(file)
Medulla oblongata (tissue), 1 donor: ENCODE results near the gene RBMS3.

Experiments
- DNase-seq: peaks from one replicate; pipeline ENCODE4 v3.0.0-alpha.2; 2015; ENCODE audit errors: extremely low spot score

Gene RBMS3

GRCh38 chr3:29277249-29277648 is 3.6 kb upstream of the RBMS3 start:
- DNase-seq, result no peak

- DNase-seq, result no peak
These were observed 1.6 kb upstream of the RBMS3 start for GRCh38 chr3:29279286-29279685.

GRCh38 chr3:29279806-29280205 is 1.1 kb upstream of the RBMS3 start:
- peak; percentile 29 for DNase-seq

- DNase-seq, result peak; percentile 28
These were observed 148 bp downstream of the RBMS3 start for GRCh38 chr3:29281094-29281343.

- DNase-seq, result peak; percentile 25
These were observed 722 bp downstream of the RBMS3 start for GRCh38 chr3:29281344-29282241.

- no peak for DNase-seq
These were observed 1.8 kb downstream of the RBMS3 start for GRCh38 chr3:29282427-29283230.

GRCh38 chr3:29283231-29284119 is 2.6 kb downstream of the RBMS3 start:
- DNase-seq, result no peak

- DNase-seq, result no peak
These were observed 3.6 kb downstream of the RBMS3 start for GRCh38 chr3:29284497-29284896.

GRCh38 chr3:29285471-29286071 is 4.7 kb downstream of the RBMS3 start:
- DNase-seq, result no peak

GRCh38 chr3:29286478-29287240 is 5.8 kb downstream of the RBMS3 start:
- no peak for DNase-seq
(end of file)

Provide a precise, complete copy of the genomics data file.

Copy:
Medulla oblongata (tissue), 1 donor: ENCODE results near the gene RBMS3.

Experiments
- DNase-seq: peaks from one replicate; pipeline ENCODE4 v3.0.0-alpha.2; 2015; ENCODE audit errors: extremely low spot score

Gene RBMS3

GRCh38 chr3:29277249-29277648 is 3.6 kb upstream of the RBMS3 start:
- DNase-seq, result no peak

- DNase-seq, result no peak
These were observed 1.6 kb upstream of the RBMS3 start for GRCh38 chr3:29279286-29279685.

GRCh38 chr3:29279806-29280205 is 1.1 kb upstream of the RBMS3 start:
- peak; percentile 29 for DNase-seq

- DNase-seq, result peak; percentile 28
These were observed 148 bp downstream of the RBMS3 start for GRCh38 chr3:29281094-29281343.

- DNase-seq, result peak; percentile 25
These were observed 722 bp downstream of the RBMS3 start for GRCh38 chr3:29281344-29282241.

- no peak for DNase-seq
These were observed 1.8 kb downstream of the RBMS3 start for GRCh38 chr3:29282427-29283230.

GRCh38 chr3:29283231-29284119 is 2.6 kb downstream of the RBMS3 start:
- DNase-seq, result no peak

- DNase-seq, result no peak
These were observed 3.6 kb downstream of the RBMS3 start for GRCh38 chr3:29284497-29284896.

GRCh38 chr3:29285471-29286071 is 4.7 kb downstream of the RBMS3 start:
- DNase-seq, result no peak

GRCh38 chr3:29286478-29287240 is 5.8 kb downstream of the RBMS3 start:
- no peak for DNase-seq